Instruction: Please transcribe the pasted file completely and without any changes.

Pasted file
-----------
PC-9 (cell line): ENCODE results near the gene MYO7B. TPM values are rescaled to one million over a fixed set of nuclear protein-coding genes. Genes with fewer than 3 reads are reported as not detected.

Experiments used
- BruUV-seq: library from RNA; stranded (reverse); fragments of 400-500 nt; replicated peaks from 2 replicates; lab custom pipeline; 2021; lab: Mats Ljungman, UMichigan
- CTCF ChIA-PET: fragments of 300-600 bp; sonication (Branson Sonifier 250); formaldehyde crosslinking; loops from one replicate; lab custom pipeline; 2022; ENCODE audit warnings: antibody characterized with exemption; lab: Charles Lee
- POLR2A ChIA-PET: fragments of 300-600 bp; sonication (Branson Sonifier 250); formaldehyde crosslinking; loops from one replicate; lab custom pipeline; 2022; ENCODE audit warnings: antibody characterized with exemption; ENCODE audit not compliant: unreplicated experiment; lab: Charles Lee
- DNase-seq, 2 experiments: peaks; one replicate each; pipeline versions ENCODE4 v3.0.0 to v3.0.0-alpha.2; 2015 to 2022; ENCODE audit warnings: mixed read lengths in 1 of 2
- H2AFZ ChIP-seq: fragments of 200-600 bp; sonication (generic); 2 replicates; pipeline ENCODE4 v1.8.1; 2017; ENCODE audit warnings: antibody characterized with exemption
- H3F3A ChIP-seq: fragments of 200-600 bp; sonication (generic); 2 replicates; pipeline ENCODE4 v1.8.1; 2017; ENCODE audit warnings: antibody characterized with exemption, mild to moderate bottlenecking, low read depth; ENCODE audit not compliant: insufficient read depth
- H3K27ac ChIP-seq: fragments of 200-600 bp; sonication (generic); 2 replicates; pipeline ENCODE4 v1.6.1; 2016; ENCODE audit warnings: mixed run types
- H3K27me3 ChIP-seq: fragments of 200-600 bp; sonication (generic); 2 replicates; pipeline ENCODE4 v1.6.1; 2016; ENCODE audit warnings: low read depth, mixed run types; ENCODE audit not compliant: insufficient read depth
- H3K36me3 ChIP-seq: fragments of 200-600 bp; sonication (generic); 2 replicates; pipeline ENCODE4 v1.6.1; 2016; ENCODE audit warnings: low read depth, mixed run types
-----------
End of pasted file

PC-9 (cell line): ENCODE results near the gene MYO7B. TPM values are rescaled to one million over a fixed set of nuclear protein-coding genes. Genes with fewer than 3 reads are reported as not detected.

Experiments used
- BruUV-seq: library from RNA; stranded (reverse); fragments of 400-500 nt; replicated peaks from 2 replicates; lab custom pipeline; 2021; lab: Mats Ljungman, UMichigan
- CTCF ChIA-PET: fragments of 300-600 bp; sonication (Branson Sonifier 250); formaldehyde crosslinking; loops from one replicate; lab custom pipeline; 2022; ENCODE audit warnings: antibody characterized with exemption; lab: Charles Lee
- POLR2A ChIA-PET: fragments of 300-600 bp; sonication (Branson Sonifier 250); formaldehyde crosslinking; loops from one replicate; lab custom pipeline; 2022; ENCODE audit warnings: antibody characterized with exemption; ENCODE audit not compliant: unreplicated experiment; lab: Charles Lee
- DNase-seq, 2 experiments: peaks; one replicate each; pipeline versions ENCODE4 v3.0.0 to v3.0.0-alpha.2; 2015 to 2022; ENCODE audit warnings: mixed read lengths in 1 of 2
- H2AFZ ChIP-seq: fragments of 200-600 bp; sonication (generic); 2 replicates; pipeline ENCODE4 v1.8.1; 2017; ENCODE audit warnings: antibody characterized with exemption
- H3F3A ChIP-seq: fragments of 200-600 bp; sonication (generic); 2 replicates; pipeline ENCODE4 v1.8.1; 2017; ENCODE audit warnings: antibody characterized with exemption, mild to moderate bottlenecking, low read depth; ENCODE audit not compliant: insufficient read depth
- H3K27ac ChIP-seq: fragments of 200-600 bp; sonication (generic); 2 replicates; pipeline ENCODE4 v1.6.1; 2016; ENCODE audit warnings: mixed run types
- H3K27me3 ChIP-seq: fragments of 200-600 bp; sonication (generic); 2 replicates; pipeline ENCODE4 v1.6.1; 2016; ENCODE audit warnings: low read depth, mixed run types; ENCODE audit not compliant: insufficient read depth
- H3K36me3 ChIP-seq: fragments of 200-600 bp; sonication (generic); 2 replicates; pipeline ENCODE4 v1.6.1; 2016; ENCODE audit warnings: low read depth, mixed run types